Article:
Talent is Overrated, by Phil

A letter to Kye Hedlund, 7/17/10

Dear Kye:

 

Thank you for sending me the article, “The Expert Mind” from Scientific American.  The opening paragraph really hit home as it immediately reminded me of Perry’s MCV approach where we only look one move ahead to determine the right play or cube decision.

 

 

 

“A man walks along the inside of a circle of chess tables, glancing at each for two or three seconds before making his move.  On the outer rim, dozens of amateurs sit pondering their replies until he completes the circuit.  The year is 1909, the man is Jose Raul Capablanca of Cuba, and the result was a whitewash:  28 wins in as many games.  The exhibition was part of a tour in which Capablanca won 168 games in a row.  How did he play so well, so quickly?  And how far ahead could he calculate under such constraints?  “I see only one move ahead,” Capablanca is said to have answered, “but it is always the correct one.”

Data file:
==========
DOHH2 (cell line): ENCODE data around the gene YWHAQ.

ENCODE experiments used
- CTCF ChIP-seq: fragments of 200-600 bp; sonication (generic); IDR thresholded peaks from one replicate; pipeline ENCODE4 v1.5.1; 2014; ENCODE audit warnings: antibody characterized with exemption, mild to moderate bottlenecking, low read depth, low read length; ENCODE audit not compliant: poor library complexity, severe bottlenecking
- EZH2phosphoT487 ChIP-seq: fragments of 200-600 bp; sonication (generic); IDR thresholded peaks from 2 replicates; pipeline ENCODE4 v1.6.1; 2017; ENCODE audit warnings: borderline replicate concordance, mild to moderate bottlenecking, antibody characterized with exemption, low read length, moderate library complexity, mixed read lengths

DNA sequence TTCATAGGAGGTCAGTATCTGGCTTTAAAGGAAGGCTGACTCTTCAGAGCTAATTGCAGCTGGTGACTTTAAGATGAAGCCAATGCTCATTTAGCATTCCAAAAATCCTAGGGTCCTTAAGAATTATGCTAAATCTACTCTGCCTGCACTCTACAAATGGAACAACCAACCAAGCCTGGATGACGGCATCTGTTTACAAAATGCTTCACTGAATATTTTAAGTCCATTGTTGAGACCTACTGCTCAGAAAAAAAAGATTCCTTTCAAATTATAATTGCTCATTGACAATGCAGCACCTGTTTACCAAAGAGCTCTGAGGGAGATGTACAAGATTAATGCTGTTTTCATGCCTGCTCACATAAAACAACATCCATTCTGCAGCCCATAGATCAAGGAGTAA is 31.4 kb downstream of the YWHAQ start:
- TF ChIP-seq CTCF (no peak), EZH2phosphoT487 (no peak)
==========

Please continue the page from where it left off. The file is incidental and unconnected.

The rest of the article is in line with the conclusions in the book, “Talent is Overrated.”  Basically, the expert mind simply has more knowledge (in backgammon and chess, more positions) stored in long-term memory which it is able to access quickly and appropriately to apply to the position at hand.

 

My theory is that in backgammon, even if you do not have the exact position “on file” the expert has one or two that are close enough so that with a little interpolation (counting shots, entries, numbers that bear off or make the prime, estimating gammons, etc.) he can adjust for the position at hand.

 

So rather than his having simply a greater ability to analyze a “new” position from scratch (which he might also have over the average player), the “expert’s” biggest edge is his store of knowledge from disciplined practice over the years that he can call up as needed to fit the situation.  That knowledge might be a position, or it might be one of Walter Trice’s formula that apply, or simply a rule of thumb that has been effective most of the time.

 

Both the article, and the book, point out the proof of this using examples from famous scientists, composers, musicians, and even athletes, all of whom demonstrated “true greatness” only after about 10 years of extensive practice and study.  (Some of the subjects studied include Kazparov, Bach, and Tiger Woods.)



Phil Simborg


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